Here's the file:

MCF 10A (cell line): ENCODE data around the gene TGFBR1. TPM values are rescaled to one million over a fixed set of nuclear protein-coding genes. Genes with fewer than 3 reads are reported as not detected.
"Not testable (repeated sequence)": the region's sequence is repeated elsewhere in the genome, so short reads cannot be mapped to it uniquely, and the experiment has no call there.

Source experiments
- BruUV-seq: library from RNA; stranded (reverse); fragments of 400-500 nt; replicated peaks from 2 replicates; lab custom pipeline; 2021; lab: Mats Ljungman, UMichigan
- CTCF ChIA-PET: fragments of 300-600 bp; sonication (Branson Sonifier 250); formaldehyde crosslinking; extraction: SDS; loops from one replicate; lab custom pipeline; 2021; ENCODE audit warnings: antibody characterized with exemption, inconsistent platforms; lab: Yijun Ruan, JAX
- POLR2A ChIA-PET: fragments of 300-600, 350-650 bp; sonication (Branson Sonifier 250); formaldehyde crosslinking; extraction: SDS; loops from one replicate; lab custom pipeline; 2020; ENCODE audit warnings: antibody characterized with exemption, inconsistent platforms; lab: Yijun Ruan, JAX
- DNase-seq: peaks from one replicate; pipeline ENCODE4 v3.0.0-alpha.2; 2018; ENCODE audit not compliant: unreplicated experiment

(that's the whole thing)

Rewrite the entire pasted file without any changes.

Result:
MCF 10A (cell line): ENCODE data around the gene TGFBR1. TPM values are rescaled to one million over a fixed set of nuclear protein-coding genes. Genes with fewer than 3 reads are reported as not detected.
"Not testable (repeated sequence)": the region's sequence is repeated elsewhere in the genome, so short reads cannot be mapped to it uniquely, and the experiment has no call there.

Source experiments
- BruUV-seq: library from RNA; stranded (reverse); fragments of 400-500 nt; replicated peaks from 2 replicates; lab custom pipeline; 2021; lab: Mats Ljungman, UMichigan
- CTCF ChIA-PET: fragments of 300-600 bp; sonication (Branson Sonifier 250); formaldehyde crosslinking; extraction: SDS; loops from one replicate; lab custom pipeline; 2021; ENCODE audit warnings: antibody characterized with exemption, inconsistent platforms; lab: Yijun Ruan, JAX
- POLR2A ChIA-PET: fragments of 300-600, 350-650 bp; sonication (Branson Sonifier 250); formaldehyde crosslinking; extraction: SDS; loops from one replicate; lab custom pipeline; 2020; ENCODE audit warnings: antibody characterized with exemption, inconsistent platforms; lab: Yijun Ruan, JAX
- DNase-seq: peaks from one replicate; pipeline ENCODE4 v3.0.0-alpha.2; 2018; ENCODE audit not compliant: unreplicated experiment